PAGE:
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Policy Wins: United Nations Ocean Conference 2022

   

SOA Blog

Sustainable Ocean Alliance is accelerating ocean solutions around the world. Here are their stories.

Deep-seabed mining, the blue economy, and marine protection were among the top policy discussions at the second United Nations Ocean Conference. The event was held in Lisbon, Portugal from June 27th-July 1st, and was co-hosted by the countries of Kenya and Portugal.

Government officials, policymakers, business leaders, scientists, and youth from all over the world came together to focus on achieving the urgent targets outlined in Sustainable Development Goal 14: Life Below Water. Members of the Sustainable Ocean Alliance team, including our Youth Policy Advisory Council, Regional Representatives, and staff, were in attendance. We are energized by the commitments made at the conference – but there is still much work to be done to restore the health of our ocean.

RELATED | Recap: United Nations Ocean Conference Youth and Innovation Forum

We've put together a list of the major wins from this year's conference. Keep reading to learn about how countries and organizations around the globe are taking action.

The Blue Economy
Kenya is currently developing an inclusive blue economy strategic plan; Sweden is actively working to reach its goal of 100% renewable energy by 2040 – including offshore wind energy; and Palau announced its plan to achieve 100% renewable energy by 2032. Indonesia announced a commitment to a sustainable blue economy through the protection of important marine ecosystems and management of fisheries. It also plans to issue a sovereign blue bond to fund these conservation and management activities.

The United States and Norway issued the Green Shipping Challenge to encourage governments, ports, maritime carriers, cargo owners, and others in the shipping chain to commit to concrete steps toward decarbonization by 2050. They plan on launching the official challenge at COP 27. In addition, U.S. Special Presidential Envoy for Climate John Kerry called on the International Maritime Organization to adopt a revised greenhouse gas strategy that includes the goals of zero emission no later than 2050, with an interim goal by 2030.

Singapore is also championing green shipping, encouraging carbon accounting by shipping companies, and research on low-carbon maritime fuels. Chile is working with specialized centers to develop a network of green corridors for maritime transport in order to achieve zero carbon shipping.

Deep-Seabed Mining
Several countries joined calls for a moratorium on deep-seabed mining, including Palau, Fiji, Samoa, Chile, Tuvalu, and the Solomon Islands. Peruvian Congressman Ed Malaga-Trillo announced that he will introduce the first Latin American bill to establish a deep-sea mining moratorium in Peru. President Emmanuel Macron of France also spoke out against deep-seabed mining at the conference, calling for the creation of a “legal framework to stop high seas mining and not to allow new activities that endanger ecosystems.”. In addition, Parliamentarians for Global Action, represented by MEP Marie Toussaint of France, also launched a Global Parliamentary Declaration Calling for a Moratorium on Deep Seabed Mining, with 212 signatories across 47 countries.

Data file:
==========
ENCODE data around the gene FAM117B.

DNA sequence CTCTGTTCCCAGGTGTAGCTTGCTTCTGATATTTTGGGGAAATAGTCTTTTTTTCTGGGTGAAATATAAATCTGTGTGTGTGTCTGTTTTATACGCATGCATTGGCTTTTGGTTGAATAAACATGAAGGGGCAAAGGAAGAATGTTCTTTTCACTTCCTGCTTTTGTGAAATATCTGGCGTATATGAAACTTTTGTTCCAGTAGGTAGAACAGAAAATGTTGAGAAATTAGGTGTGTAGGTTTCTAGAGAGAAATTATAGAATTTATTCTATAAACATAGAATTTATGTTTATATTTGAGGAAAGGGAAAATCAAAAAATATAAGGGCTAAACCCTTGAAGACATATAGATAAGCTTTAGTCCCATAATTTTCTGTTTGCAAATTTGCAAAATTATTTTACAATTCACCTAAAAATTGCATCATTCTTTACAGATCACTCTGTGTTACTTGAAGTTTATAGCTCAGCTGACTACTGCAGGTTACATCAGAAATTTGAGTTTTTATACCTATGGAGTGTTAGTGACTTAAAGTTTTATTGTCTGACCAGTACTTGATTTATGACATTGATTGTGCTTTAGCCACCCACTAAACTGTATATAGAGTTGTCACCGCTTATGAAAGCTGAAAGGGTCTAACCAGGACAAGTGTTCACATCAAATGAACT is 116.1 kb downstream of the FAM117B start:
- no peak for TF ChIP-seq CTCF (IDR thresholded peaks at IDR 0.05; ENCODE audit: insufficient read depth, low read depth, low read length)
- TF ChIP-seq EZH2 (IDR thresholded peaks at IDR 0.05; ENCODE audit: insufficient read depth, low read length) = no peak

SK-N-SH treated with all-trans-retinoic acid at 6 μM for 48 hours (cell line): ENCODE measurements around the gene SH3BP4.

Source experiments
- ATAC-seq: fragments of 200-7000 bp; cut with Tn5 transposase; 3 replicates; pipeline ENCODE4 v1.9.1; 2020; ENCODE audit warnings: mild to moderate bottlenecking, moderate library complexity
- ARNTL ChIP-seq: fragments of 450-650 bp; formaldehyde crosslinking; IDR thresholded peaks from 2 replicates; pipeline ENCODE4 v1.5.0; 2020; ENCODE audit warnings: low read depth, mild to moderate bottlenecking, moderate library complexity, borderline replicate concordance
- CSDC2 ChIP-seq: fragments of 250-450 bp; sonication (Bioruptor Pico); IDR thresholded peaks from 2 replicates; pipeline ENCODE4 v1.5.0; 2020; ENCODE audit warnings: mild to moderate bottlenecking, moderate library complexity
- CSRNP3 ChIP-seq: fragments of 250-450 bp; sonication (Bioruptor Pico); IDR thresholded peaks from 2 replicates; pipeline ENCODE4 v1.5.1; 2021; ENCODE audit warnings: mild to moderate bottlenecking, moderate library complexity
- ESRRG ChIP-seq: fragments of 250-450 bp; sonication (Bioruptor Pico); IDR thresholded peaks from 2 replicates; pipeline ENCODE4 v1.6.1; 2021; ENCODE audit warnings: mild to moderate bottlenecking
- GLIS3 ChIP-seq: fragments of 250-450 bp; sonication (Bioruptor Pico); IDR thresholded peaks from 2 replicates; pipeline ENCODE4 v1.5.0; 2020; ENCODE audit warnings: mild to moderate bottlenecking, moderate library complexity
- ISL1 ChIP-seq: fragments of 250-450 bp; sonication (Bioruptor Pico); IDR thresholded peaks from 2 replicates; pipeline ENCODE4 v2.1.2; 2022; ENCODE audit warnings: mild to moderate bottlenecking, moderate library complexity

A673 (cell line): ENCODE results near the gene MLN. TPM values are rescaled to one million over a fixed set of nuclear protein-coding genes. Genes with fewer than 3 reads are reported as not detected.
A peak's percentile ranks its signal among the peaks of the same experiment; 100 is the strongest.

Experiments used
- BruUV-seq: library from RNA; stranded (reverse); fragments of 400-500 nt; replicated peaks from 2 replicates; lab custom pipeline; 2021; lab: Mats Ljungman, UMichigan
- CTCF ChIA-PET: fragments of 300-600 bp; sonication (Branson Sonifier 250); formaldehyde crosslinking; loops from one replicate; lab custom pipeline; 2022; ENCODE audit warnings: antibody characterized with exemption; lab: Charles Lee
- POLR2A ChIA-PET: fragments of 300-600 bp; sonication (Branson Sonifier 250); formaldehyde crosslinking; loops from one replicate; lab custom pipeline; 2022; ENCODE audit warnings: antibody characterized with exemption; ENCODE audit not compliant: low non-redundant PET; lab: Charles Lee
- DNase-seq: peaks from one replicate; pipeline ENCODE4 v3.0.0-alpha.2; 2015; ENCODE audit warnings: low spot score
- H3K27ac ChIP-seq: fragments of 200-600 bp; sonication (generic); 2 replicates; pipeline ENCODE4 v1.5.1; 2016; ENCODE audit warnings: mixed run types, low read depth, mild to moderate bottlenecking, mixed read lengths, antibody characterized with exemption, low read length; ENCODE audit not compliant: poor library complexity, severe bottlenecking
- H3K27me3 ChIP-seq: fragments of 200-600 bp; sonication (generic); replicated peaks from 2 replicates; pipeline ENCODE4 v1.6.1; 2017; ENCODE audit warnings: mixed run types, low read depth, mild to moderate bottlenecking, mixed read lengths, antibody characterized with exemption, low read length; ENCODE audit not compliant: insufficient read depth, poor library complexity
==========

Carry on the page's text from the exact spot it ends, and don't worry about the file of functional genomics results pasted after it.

RELATED | Campaign Against Deep-Seabed Mining

While Portuguese Prime Minister António Costa left the door open to deep-sea mining at the beginning of the conference, it appears Portugal's policy may have changed. After the conference, Portuguese Minister of the Economy and Sea António Costa Silva stated that deep-sea mining should be completely out of the question in the next decades, as we have only explored a fraction of the ocean and do not fully understand it.

Plastics
Kenya committed to developing a national action plan on sea-based marine plastic litter. India committed to a Coastal Clean Seas Campaign and will work toward a ban on single use plastics, beginning with plastic bags.

Marine Protected Areas
India and more than 100 other nations affirmed their commitments to protect at least 30% of the planet by 2030. Indonesia announced that they are keeping their commitment to expand marine protected areas (MPAs) to 32.5 million hectares by year 2030. Portugal committed to ensure that 100% of the marine area under Portuguese sovereignty will be assessed as being in "Good Environmental State" and to classify 30% of the national marine areas as MPAs by 2030

Science & Innovation
Sweden will support enhanced scientific cooperation, pledging USD $400,000 to IOC UNESCO for the UN Decade of Ocean Science for Sustainable Development in support of work on SDG 14 target 3 in 2022. The Alliance of Small Island Developing States also launched the Declaration for the Enhancement of Marine Scientific Knowledge, Research Capacity and Transfer of Marine Technology to Small Island Developing States.

Investments
The Protecting Our Planet Challenge will invest at least USD 1 billion to support the creation, expansion and management of marine protected area and Indigenous and locally governed marine and coastal areas by 2030. The European Investment Bank will extend an additional €150 million across the Caribbean Region as part of the Clean Oceans Initiative to improve climate resilience, water management, and solid waste management.

The Global Environment Facility approved a $25 million grant towards Colombia’s marine protected areas. The Development Bank of Latin America announced a voluntary commitment of USD $1.2 billion to support projects to benefit the ocean in the region. Ocean Risk and Resilience Action Alliance also announced a multimillion-dollar global search for the next generation of projects to build resilience of coastal communities in the Global South.

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